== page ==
Monday, August 02, 2010

Video game number two hundred and twenty: Halo 2600

Video game review number two hundred and twenty in my 365 Games in 365 Days project is "Halo 2600".

A Halo sequel for a game console made over 30 years ago? This is going to be a bit of an odd game review for a couple of reasons:

1. It's a flash game, and I haven't really included those in this project until now. I've probably played a dozen different new ones this year, this is the first one I felt was worthy of a review.

2. My time with this game was incredibly short. It's an Atari game, so what else can one expect out of it?

Still, I felt this one was "momentous" enough to include in this project. I began hearing about this game last week, but didn't actually give it a try until someone forwarded it to me at work this morning. Essentially, this is an Atari 2600 game built from the ground up by Ed Fries, one of the original founders of the first Xbox console.

According to the internets
, he built Halo 2600 after learning the old Atari coding systems. Although memory is limited on that system, he turned out something that is just as interesting to play as anything else I can remember playing on the system. It's certainly good enough to be included in Game Room

The gameplay is incredibly simple, and has you walking Master Chief through some screens with little more than the ability to dodge bullets fired by grunts and elites (don't worry, they're nice and slow). Eventually, you find a gun and you can shoot back. There are also shields which protect you from the enemy bullets.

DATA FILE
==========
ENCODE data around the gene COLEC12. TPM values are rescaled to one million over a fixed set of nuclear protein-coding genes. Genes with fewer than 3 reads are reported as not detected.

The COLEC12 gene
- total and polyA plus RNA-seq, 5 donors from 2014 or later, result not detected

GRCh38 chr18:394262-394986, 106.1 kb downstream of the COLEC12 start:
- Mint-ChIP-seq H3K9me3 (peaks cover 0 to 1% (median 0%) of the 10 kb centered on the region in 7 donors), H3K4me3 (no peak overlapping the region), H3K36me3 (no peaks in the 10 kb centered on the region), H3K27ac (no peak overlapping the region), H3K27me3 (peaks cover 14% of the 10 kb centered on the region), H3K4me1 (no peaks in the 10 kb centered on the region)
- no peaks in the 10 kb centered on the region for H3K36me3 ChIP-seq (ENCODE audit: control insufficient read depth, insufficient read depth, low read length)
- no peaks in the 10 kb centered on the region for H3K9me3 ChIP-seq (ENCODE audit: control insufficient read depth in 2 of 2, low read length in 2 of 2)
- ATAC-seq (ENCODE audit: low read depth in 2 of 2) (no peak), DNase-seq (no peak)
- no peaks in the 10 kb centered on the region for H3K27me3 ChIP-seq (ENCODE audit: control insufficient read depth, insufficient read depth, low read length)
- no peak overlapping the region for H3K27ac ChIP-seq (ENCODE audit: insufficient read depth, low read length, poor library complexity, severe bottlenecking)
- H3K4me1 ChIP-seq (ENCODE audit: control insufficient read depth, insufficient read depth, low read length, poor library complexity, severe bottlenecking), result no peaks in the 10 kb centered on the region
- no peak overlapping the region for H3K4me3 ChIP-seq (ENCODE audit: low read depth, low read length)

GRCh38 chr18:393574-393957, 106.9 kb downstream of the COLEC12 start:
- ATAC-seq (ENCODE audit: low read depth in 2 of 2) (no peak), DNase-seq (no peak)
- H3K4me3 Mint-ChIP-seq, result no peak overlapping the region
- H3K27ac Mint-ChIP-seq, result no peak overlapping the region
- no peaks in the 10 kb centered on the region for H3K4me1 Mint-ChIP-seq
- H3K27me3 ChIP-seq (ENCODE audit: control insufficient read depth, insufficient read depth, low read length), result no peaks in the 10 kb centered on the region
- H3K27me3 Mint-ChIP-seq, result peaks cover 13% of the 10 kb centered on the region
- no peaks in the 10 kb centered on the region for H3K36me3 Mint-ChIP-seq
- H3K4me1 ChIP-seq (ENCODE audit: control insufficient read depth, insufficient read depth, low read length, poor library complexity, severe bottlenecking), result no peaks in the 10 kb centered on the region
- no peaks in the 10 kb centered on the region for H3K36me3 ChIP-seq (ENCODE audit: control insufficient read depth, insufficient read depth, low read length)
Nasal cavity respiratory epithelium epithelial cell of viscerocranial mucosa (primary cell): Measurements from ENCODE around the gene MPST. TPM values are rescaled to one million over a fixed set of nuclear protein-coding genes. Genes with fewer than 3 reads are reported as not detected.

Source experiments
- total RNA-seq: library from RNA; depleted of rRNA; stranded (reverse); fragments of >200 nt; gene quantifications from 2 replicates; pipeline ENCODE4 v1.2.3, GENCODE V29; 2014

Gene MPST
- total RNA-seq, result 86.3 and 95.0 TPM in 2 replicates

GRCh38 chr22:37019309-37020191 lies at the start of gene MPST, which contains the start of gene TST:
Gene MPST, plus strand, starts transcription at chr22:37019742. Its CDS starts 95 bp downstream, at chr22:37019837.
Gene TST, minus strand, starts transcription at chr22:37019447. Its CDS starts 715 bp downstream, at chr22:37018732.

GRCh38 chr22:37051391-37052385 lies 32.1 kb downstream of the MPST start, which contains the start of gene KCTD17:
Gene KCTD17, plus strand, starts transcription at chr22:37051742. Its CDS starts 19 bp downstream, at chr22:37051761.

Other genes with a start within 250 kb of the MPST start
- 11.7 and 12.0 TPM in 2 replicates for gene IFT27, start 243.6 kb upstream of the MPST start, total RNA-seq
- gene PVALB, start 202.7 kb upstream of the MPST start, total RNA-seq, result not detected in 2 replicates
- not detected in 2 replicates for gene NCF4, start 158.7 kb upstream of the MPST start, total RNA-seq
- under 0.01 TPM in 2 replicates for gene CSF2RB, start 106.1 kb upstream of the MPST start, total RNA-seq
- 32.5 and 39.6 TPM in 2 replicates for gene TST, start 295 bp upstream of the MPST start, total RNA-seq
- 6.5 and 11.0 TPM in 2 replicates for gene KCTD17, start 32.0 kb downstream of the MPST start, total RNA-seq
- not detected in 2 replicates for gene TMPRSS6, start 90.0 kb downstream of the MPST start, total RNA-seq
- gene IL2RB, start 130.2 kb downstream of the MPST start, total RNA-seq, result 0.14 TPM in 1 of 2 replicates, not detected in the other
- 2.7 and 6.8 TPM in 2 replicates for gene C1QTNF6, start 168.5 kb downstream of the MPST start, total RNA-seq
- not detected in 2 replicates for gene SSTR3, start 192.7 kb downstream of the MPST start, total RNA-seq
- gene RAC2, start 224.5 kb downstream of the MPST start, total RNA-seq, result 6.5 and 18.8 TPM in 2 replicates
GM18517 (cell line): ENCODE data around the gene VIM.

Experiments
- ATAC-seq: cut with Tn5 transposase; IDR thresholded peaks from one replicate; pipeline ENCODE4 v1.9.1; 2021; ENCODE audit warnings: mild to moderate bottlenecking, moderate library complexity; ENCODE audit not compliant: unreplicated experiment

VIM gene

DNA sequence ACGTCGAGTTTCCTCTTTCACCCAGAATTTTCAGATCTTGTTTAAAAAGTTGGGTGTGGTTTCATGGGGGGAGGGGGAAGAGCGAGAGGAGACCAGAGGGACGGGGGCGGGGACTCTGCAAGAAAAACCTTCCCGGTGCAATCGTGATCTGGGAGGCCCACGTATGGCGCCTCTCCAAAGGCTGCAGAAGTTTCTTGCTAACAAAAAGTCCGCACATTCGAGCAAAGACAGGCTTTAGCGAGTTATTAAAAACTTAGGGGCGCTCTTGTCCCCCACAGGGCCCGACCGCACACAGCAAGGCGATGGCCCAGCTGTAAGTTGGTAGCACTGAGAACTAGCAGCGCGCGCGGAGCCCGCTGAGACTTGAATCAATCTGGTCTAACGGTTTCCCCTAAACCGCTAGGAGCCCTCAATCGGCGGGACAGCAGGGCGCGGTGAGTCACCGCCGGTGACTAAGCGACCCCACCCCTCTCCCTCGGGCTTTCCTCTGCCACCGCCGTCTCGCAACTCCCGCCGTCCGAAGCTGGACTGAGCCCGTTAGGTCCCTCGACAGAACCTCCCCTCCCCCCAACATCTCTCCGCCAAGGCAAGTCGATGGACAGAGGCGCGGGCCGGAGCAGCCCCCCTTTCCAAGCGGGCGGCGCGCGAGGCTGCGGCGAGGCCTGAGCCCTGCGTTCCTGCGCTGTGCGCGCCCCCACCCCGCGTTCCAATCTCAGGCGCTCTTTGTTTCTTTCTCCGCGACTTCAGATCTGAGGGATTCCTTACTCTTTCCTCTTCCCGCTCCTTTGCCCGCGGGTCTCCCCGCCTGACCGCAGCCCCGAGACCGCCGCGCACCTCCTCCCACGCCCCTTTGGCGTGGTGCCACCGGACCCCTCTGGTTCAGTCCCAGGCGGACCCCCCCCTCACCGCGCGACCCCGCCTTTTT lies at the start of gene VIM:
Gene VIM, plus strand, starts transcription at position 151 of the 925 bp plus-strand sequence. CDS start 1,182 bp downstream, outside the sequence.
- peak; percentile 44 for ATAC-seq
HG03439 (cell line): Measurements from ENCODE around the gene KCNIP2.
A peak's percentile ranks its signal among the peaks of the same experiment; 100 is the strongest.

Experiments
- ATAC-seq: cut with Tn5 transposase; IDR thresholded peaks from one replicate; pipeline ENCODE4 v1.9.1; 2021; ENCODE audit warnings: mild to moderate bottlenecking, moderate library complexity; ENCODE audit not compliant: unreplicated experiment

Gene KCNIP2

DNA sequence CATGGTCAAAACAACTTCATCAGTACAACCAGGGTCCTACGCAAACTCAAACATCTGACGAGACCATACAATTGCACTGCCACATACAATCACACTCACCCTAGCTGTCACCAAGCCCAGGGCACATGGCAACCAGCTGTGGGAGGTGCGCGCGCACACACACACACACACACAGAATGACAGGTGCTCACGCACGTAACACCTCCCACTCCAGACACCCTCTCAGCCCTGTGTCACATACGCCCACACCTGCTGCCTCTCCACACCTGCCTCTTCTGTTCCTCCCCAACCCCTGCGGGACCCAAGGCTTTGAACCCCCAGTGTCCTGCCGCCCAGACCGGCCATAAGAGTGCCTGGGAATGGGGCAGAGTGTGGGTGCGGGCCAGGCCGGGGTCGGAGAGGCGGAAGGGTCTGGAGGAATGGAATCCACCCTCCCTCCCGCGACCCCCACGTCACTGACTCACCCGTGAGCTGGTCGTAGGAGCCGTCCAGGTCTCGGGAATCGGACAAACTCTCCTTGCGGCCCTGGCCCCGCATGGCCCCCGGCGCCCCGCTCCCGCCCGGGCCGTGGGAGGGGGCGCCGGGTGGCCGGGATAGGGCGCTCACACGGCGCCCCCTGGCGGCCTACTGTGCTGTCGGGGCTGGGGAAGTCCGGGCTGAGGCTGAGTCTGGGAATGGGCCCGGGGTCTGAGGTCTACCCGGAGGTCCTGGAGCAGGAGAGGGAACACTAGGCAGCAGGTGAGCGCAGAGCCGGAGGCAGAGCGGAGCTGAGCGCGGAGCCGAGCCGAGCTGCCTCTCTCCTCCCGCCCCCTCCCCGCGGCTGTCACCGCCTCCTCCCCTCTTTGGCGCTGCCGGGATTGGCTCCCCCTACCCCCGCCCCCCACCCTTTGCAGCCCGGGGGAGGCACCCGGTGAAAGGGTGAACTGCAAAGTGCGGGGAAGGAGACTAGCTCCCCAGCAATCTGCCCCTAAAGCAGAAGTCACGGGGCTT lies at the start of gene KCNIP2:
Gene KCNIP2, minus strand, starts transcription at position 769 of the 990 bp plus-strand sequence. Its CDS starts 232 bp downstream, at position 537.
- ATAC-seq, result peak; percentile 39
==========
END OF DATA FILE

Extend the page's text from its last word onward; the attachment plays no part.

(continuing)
That is basically the extent of the game, but it's actually pretty tough. You get only three lives, and (for an Atari game) there is a quite a lot to explore. I kept dying before I could finish it and get to the super difficult levels...but it was fun to play in my browser while at work, knowing that many of my coworkers were doing the same. Of course, that fun only lasted for about ten minutes...and then (like everyone else)...I felt like I had experienced all it had to offer.

I'm actually pondering buying it as a real Atari cartridge and digging up my old Atari to see how it runs on my classic console. That is, if I can find a TV old enough to hook up my Atari and play it. I'd be doing this not because I love the game or anything, but's sort of cool to see something new released for an old console, using a property I love. I wonder if they've ever done Atari Mario? I'll have to look that up.

Overall Score? 6/10. I think this game is a lot of fun for what it is. As far as Atari games go (and I've played a lot recently in Game Room)'s really good. If I could travel back in time and give this to 8 year old me, I'm sure he'd be very happy to play it on the family Atari. Sure, it gets old really quick...but don't all Atari games in 2010? While it was free to play, I'd actually buy this (either in Game Room or as a cartridge)...just for nostalgia and as a collectible.

No comments: